Wells Fargo Advantage continues to embrace a multiboutique structure, where investment teams--many of which are separated geographically--work autonomously. A multiboutique structure can be advantageous because established teams of money managers can employ proven investment strategies without unnecessary interference or distraction from the parent company. The same structure can present challenges, too. For example, some teams may have better resources than others or pursue decidedly different investment philosophies. And, often, some teams produce better relative returns than others.
Uncovering the Gems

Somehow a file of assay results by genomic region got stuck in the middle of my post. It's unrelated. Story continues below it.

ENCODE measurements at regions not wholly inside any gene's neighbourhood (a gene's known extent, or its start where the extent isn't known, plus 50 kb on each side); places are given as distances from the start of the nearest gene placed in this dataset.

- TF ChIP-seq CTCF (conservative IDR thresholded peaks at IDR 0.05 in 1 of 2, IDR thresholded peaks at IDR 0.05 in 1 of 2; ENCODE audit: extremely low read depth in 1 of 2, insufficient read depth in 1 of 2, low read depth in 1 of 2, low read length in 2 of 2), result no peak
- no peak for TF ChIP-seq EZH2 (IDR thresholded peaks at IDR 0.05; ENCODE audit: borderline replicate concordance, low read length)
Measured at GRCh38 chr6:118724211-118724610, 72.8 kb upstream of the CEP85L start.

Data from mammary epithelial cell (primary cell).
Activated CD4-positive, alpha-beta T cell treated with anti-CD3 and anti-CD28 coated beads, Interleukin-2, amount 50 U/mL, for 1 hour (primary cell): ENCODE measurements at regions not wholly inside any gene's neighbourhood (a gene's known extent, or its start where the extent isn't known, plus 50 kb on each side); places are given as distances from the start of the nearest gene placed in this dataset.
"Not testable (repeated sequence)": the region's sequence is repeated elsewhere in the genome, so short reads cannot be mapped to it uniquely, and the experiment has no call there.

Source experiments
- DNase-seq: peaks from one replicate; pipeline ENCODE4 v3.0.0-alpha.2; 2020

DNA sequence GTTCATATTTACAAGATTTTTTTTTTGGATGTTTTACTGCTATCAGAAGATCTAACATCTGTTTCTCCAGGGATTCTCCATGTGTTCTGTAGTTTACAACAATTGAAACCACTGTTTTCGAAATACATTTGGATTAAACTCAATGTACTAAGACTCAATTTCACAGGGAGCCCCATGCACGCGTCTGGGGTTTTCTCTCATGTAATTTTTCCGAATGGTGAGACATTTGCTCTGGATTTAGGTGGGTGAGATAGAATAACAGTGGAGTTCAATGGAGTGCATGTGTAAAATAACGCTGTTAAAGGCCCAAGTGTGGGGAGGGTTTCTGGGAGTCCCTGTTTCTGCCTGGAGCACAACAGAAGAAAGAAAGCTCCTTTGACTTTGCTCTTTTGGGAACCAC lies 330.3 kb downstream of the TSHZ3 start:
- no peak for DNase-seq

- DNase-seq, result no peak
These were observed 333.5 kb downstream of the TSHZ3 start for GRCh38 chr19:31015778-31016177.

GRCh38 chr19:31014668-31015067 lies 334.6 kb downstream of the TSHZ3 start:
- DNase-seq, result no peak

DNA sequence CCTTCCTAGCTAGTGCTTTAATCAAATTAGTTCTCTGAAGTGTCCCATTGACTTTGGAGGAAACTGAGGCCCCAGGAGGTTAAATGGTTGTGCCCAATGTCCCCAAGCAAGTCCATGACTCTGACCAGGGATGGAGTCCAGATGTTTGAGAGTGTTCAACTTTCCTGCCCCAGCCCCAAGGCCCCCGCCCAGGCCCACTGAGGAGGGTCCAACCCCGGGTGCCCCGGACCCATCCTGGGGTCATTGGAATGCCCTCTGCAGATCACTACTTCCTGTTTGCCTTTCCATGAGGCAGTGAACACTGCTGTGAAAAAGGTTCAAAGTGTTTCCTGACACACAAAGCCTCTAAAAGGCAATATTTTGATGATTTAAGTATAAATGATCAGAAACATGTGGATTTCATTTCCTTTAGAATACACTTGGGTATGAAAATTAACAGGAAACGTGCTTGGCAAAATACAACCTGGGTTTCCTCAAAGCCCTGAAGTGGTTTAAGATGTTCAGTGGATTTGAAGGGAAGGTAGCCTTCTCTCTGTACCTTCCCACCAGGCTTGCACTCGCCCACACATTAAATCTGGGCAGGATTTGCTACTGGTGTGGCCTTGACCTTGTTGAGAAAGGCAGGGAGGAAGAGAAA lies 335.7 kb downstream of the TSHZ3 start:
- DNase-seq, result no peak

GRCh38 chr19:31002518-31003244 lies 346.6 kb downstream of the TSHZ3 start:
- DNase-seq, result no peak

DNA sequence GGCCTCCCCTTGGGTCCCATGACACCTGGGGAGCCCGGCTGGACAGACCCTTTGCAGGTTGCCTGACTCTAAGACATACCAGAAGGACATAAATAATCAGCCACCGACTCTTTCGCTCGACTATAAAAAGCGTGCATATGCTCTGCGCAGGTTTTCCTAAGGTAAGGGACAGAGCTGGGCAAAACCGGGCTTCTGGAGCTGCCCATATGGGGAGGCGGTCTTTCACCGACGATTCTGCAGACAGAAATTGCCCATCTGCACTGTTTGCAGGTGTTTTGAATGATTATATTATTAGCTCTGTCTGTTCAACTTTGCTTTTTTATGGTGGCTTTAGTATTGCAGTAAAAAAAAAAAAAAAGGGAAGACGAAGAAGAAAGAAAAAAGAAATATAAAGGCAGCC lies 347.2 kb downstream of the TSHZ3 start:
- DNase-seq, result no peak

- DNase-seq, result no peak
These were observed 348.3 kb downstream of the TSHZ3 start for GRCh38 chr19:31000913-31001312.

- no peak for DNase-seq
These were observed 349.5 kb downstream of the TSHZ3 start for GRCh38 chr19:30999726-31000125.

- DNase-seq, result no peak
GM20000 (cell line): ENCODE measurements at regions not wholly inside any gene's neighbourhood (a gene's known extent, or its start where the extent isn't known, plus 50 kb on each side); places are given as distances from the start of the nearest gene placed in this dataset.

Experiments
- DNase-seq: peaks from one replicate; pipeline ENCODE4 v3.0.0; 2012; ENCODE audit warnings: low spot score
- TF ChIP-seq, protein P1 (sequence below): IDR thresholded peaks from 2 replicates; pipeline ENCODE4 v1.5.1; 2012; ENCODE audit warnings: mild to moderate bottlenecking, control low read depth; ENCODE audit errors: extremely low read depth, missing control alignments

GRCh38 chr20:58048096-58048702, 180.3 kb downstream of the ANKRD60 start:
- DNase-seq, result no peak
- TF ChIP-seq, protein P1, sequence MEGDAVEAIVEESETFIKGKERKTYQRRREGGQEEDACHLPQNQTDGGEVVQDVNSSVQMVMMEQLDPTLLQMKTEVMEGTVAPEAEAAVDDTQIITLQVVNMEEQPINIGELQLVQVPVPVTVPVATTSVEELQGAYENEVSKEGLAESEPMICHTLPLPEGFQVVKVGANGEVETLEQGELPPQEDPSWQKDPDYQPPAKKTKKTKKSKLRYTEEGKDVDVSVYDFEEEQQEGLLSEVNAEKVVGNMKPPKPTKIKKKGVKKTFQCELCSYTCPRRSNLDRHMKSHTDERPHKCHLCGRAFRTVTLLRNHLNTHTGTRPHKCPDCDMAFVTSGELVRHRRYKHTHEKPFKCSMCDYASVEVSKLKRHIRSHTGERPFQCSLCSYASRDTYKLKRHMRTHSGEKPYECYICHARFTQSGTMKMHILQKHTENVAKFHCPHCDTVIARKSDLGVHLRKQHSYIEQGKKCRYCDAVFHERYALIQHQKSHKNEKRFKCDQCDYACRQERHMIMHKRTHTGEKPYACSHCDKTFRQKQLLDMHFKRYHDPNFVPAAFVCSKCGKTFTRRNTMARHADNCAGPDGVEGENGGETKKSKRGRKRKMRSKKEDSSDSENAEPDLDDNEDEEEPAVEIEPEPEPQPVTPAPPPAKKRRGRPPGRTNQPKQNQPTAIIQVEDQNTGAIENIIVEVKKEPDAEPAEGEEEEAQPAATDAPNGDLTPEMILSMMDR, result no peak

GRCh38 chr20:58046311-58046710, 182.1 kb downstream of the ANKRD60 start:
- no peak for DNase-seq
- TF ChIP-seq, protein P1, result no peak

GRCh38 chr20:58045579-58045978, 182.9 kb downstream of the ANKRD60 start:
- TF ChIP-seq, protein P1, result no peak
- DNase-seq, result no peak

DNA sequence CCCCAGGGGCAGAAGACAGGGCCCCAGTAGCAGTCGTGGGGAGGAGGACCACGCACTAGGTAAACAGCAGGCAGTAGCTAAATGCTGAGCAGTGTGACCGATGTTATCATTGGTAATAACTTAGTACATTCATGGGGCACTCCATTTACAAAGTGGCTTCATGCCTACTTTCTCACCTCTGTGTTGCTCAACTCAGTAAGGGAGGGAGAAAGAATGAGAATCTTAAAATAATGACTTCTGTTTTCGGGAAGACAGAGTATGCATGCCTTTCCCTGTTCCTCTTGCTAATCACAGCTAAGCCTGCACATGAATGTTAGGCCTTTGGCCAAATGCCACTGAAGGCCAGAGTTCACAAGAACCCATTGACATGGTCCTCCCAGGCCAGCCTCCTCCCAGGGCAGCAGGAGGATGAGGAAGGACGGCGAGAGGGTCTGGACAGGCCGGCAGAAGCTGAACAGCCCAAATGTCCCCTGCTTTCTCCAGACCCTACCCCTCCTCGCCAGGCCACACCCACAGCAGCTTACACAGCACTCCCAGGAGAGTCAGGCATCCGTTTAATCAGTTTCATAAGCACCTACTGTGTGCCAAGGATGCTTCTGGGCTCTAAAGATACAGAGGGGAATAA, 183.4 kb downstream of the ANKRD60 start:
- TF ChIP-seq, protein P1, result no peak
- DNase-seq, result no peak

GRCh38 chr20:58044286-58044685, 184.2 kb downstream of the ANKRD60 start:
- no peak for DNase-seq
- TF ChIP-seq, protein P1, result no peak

Wells Fargo Advantage has some teams that have done particularly well. A handful of funds have garnered significant assets on the heels of good performance, including Wells Fargo Advantage Growth (SGROX), a $10.7 billion large-cap growth fund that has earned a Morningstar Analyst Rating of Bronze, and a few municipal-bond offerings run by Lyle Fitterer, including Silver-rated Wells Fargo Advantage Short-Term Muni Bond (STSMX) and Bronze-rated Wells Fargo Advantage Municipal Bond (SXFIX). Wells Fargo's target-date funds--the Wells Fargo Advantage Dow Jones Target series--also have put up good performance, in large part due to the series' asset allocation, which dedicates relatively few assets to stocks in the years leading up to and in retirement. Given that more-cautious stance, it has resonated well with retirement-savers in the wake of 2008's market crisis, and assets have grown to more than $13.8 billion as of Dec. 31, 2012.